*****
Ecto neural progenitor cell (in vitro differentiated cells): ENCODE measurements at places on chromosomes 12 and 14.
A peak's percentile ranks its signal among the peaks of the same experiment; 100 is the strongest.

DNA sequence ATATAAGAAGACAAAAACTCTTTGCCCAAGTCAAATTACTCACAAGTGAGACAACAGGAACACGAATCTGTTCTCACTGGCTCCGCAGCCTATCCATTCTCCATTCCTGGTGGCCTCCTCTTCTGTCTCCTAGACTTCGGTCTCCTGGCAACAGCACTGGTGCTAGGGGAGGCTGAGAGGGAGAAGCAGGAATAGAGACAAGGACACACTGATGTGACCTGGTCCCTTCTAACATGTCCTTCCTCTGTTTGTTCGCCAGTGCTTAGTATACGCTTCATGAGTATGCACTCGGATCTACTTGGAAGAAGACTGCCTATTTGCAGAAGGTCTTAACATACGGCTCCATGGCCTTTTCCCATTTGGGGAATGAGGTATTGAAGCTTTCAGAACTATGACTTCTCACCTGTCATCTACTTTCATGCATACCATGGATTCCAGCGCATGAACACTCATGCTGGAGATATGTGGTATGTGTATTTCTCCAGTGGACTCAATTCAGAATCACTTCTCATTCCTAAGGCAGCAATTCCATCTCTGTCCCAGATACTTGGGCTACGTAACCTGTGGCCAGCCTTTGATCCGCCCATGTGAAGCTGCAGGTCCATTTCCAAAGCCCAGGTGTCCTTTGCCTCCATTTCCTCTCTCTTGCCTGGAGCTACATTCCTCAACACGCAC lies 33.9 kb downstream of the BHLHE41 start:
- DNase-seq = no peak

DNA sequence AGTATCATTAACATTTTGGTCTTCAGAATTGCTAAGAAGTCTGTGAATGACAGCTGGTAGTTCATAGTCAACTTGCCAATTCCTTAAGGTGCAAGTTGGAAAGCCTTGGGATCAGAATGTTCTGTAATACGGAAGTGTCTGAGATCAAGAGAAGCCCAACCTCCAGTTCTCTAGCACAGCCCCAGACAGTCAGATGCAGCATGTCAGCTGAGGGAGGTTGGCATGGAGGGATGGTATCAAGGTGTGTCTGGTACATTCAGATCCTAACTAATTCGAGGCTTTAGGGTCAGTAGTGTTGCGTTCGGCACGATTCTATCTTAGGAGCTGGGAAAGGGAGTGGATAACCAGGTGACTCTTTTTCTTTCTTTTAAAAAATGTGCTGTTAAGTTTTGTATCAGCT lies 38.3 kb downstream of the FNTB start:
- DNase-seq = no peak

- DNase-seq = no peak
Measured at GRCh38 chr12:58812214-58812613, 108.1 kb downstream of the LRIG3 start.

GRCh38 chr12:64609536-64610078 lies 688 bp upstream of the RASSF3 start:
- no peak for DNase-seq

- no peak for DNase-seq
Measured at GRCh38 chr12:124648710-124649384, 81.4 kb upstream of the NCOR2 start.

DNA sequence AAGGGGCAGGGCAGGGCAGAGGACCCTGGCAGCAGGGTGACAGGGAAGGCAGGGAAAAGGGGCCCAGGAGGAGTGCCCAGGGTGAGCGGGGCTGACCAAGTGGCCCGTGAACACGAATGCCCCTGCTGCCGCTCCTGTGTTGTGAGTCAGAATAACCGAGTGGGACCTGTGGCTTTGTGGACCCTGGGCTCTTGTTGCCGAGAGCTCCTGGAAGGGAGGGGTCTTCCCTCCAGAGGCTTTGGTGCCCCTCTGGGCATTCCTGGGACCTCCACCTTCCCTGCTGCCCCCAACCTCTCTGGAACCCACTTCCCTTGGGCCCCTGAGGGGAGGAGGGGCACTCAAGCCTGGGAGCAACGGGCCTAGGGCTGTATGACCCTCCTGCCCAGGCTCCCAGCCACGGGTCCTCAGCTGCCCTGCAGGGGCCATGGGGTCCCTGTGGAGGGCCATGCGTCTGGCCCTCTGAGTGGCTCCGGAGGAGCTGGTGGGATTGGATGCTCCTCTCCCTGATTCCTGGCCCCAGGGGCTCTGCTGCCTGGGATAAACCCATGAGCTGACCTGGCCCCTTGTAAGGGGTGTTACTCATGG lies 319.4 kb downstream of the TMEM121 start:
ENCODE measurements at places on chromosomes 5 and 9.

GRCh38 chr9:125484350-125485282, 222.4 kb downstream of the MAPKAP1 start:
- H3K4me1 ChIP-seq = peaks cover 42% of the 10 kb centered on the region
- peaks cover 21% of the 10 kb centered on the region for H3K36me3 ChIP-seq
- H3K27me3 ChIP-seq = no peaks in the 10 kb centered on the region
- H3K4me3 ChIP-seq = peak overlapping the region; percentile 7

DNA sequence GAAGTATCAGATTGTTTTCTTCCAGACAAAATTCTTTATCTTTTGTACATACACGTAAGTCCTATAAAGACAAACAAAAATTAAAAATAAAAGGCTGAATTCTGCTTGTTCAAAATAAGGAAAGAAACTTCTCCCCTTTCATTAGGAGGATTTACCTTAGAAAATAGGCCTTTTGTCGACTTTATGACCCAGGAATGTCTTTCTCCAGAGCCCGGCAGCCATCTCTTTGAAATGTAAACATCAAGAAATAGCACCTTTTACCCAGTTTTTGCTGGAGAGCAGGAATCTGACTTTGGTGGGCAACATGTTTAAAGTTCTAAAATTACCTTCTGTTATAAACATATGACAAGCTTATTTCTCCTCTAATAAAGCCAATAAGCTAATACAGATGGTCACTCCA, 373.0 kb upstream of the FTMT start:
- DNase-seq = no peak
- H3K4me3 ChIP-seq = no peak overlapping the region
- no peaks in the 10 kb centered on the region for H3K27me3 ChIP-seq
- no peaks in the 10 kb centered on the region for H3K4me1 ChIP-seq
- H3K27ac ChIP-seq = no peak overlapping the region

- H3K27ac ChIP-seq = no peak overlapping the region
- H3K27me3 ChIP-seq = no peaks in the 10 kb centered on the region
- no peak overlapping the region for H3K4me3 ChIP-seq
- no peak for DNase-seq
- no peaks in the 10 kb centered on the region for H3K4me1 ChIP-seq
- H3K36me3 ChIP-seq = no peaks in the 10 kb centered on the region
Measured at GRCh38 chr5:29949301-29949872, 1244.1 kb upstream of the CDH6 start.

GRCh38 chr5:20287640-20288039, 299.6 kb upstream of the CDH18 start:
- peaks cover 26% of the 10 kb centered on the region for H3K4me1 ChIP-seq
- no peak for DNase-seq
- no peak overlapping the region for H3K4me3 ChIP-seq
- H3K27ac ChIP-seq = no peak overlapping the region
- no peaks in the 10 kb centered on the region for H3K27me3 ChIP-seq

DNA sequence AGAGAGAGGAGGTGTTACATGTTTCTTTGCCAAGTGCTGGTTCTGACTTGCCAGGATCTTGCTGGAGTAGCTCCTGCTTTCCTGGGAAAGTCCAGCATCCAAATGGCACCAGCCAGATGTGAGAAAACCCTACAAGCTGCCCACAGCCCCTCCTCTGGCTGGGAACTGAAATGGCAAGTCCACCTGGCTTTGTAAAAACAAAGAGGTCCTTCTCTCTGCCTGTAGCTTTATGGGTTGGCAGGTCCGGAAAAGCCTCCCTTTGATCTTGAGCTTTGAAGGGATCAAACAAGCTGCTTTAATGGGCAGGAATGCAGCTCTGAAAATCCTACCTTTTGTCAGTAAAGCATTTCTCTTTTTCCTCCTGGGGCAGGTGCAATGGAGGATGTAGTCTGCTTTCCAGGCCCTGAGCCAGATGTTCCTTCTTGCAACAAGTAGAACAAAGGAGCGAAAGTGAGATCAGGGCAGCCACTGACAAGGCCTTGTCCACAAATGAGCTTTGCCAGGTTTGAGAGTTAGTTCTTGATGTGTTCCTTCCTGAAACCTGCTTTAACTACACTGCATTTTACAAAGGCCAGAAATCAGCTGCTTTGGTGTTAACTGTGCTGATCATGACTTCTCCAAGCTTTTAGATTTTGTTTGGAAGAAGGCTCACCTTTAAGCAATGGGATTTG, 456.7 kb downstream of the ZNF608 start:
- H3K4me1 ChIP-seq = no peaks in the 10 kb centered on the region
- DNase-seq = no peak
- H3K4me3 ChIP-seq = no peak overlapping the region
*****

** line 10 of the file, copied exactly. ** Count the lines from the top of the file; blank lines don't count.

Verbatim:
- no peak for DNase-seq